March 19, 2021

One year ago, on March 13, 2020, the first case of Coronavirus was reported.  Our governor announced that all schools would immediately close for three weeks.  On March 16, businesses began closing and sending their employees home to work.  On March 18, statewide orders prevented gatherings of more than 25 people, closed beaches, and postponed primary elections.  On March 27, all businesses deemed non-essential were ordered to close for three weeks. That order was extended. By April 1, the state hit a milestone of 1000 confirmed cases, and on April 3, the governor imposed a stay-at-home order for the rest of the month.  While the word “unprecedented” gained a new, and negative, meaning, the redbuds bloomed.

Redbud trees are native to eastern North America from southern Michigan south to central Mexico, and east to New Jersey. Species thrive as far west as California and as far north as southern Ontario.  The pink to magenta-colored blossoms last about three weeks, and when not in bloom, redbud leaves are heart-shaped.  Their time in bloom is “ephemeral,” a Greek word that originally meant “lasting one day.”  Blossoms and wildflowers that appear briefly are fleeting and reflect the transitory nature of all life.  Redbuds are also my favorite spring tree.

Last year, as we walked into the unfamiliar and frightening period of lockdown, I noticed the redbuds more than I have at any other time in my life.  The initial months of the spread of Covid terrified me as I worried about my own family and their health and watched the numbers rise.  There were moments when I could do nothing more than stare out my windows, and it was in those precious moments that my eyes settled on the beauty of the redbuds, their splash of color a symbol of hope amidst the bare branches of winter.  Redbuds reminded me that everything happening in our world, in my own world, was transitory, fleeting, and that resurrection happens.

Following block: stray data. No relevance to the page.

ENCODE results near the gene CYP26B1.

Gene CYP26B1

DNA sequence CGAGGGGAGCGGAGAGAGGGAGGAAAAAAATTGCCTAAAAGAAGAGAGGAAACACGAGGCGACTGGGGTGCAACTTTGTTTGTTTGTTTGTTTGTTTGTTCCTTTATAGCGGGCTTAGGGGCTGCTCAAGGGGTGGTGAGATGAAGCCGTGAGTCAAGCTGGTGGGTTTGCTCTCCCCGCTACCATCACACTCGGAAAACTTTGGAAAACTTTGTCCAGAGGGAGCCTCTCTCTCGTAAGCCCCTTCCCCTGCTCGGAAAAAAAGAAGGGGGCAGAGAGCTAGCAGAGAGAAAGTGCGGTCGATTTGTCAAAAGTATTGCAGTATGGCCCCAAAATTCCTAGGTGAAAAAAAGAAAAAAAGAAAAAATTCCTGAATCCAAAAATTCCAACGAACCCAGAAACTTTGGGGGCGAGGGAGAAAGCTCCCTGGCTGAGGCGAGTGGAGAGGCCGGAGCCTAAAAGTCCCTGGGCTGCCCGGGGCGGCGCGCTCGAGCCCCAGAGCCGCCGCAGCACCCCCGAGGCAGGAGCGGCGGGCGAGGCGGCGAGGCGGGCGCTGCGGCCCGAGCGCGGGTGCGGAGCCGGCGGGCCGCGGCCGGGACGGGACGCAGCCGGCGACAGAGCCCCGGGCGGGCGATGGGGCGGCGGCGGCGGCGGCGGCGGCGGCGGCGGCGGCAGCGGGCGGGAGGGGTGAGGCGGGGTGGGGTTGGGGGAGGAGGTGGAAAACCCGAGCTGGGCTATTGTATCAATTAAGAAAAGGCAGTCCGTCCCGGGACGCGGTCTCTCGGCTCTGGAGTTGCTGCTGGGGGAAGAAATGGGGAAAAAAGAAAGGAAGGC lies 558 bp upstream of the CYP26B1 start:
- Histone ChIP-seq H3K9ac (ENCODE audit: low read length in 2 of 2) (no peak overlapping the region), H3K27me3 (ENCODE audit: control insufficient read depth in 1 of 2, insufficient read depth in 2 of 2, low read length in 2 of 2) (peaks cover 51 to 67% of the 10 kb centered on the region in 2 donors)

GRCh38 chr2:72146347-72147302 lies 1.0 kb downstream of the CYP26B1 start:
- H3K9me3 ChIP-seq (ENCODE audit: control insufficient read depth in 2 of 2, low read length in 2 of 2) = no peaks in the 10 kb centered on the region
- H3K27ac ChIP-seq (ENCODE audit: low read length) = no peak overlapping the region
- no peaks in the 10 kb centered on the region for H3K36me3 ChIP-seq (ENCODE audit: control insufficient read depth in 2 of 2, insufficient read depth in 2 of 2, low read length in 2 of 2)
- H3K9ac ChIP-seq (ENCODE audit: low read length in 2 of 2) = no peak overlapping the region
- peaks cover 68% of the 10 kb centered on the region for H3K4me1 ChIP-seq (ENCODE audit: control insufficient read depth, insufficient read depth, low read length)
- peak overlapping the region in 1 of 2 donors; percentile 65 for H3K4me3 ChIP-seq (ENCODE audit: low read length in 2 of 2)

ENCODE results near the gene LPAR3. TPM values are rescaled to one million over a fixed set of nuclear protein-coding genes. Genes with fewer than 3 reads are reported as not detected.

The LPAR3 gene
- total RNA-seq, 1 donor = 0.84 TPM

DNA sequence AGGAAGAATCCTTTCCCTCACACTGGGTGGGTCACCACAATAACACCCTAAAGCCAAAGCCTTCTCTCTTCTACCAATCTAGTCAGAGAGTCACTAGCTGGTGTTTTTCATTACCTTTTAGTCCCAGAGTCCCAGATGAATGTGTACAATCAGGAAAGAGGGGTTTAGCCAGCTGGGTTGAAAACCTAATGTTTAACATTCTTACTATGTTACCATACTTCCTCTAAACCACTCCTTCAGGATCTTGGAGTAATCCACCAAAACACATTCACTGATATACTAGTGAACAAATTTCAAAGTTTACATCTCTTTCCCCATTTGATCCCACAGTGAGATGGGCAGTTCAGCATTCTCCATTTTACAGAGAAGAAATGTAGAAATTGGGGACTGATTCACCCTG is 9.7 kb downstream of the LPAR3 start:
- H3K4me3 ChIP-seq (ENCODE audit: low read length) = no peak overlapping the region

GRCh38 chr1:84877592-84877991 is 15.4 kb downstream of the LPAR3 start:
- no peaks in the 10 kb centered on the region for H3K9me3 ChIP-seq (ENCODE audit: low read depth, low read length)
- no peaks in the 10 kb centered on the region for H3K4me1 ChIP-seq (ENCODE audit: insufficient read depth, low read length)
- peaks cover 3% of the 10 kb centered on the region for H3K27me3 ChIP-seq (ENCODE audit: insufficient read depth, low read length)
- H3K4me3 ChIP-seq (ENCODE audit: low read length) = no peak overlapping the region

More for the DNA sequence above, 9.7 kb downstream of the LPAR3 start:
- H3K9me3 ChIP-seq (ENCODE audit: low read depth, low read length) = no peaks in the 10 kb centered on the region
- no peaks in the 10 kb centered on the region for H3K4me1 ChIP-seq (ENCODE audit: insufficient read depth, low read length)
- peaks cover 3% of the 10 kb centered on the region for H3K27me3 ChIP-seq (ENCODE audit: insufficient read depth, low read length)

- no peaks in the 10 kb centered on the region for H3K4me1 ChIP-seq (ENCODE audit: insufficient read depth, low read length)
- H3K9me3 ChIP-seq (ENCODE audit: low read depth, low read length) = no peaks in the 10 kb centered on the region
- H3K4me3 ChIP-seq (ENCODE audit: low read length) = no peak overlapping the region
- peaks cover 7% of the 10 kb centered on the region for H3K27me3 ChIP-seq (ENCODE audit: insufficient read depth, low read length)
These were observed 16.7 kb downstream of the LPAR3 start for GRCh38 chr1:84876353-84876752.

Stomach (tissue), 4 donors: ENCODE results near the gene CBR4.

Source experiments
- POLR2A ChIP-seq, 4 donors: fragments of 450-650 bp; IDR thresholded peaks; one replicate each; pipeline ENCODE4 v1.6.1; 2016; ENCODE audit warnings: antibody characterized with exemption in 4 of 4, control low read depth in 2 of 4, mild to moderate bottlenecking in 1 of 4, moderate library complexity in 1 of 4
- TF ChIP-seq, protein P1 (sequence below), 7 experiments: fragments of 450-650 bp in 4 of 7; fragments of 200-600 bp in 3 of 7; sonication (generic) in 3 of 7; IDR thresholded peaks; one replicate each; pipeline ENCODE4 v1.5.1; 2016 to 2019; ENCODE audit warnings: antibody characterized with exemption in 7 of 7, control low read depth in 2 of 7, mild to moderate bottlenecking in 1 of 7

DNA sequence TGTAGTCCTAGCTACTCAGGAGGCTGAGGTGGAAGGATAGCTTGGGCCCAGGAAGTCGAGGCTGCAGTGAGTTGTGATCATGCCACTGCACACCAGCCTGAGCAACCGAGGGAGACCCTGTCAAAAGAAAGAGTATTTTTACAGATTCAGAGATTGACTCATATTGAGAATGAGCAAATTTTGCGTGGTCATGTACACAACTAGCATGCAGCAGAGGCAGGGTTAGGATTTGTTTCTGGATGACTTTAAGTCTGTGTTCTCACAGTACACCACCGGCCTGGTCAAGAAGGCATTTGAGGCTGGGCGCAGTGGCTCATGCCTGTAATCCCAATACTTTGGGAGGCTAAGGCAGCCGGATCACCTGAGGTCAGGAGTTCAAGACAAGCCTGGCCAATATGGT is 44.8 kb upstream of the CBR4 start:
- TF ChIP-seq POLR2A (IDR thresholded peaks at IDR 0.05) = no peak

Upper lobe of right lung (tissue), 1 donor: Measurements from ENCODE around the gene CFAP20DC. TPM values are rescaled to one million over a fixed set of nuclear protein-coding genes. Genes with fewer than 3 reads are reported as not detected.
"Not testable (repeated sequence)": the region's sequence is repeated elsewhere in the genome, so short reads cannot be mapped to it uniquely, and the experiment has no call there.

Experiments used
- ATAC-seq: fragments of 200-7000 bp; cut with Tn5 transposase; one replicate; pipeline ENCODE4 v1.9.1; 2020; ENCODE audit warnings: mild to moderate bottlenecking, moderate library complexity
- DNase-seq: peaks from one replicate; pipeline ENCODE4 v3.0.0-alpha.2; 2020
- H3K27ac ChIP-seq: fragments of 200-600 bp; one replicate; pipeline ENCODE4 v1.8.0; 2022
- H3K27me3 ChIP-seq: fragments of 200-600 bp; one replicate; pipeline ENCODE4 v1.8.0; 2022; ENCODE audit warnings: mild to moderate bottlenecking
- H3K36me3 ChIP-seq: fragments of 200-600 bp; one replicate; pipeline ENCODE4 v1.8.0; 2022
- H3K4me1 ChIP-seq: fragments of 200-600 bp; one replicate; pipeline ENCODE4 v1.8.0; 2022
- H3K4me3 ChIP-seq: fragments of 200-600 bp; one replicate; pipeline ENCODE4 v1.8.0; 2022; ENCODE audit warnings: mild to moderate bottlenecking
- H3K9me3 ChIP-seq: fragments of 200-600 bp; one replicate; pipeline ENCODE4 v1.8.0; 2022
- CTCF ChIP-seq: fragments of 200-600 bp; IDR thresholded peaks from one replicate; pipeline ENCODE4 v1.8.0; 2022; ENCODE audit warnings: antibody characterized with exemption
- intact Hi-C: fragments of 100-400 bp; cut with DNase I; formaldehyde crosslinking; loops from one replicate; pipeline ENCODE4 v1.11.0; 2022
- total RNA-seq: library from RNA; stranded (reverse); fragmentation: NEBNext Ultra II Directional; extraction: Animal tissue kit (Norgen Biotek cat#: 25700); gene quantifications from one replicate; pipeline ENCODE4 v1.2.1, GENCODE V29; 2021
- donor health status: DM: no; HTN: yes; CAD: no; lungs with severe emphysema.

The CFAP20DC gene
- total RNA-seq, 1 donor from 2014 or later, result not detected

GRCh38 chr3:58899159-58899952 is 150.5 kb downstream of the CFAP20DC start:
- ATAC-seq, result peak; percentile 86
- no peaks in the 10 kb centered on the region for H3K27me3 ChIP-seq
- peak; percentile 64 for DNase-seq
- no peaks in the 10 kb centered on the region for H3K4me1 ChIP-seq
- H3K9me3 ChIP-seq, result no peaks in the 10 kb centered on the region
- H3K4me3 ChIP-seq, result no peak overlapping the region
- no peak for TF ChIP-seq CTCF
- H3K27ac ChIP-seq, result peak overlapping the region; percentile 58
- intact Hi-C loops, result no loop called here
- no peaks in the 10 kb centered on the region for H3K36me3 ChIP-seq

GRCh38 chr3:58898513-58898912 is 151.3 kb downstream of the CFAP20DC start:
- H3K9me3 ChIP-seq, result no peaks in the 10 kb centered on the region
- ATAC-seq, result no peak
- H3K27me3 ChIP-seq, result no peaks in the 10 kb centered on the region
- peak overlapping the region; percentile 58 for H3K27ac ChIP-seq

One year later, the deaths attributed to Covid in our state alone are over 10,000, and people are still dying.  On April 7, our governor has decreed that the mask mandate will end and everything can reopen fully.  That statement alone makes me anxious because I believe we are acting too quickly.  Yet, the redbuds are back in bloom, just for a brief time, and in that ephemeral space, they beckon me to ask if I am a different person than I was this time last year, and the answer is that in some ways, yes, I am.  I am keenly aware of how little control I have in this life.  I am keenly aware of the bittersweet and poignant significance of my loved ones.  I understand in a way I never did how miraculous each moment is because that moment, no matter what it contains, is fleeting, ephemeral, and can never return exactly as it was.  There was a time when I did not pay attention to the exquisite wonder of a redbud blossom, and now I savor each day it deigns to delight me.

Will my more focused and appreciative attention span continue as the world tries to rise from the ashes and return to its noisy, feverish self?  I pray so.  It is my Lenten hope that I can continue to listen to the song of the redbuds, even when they are no longer in bloom.  Blessings to you. ~ Rosemary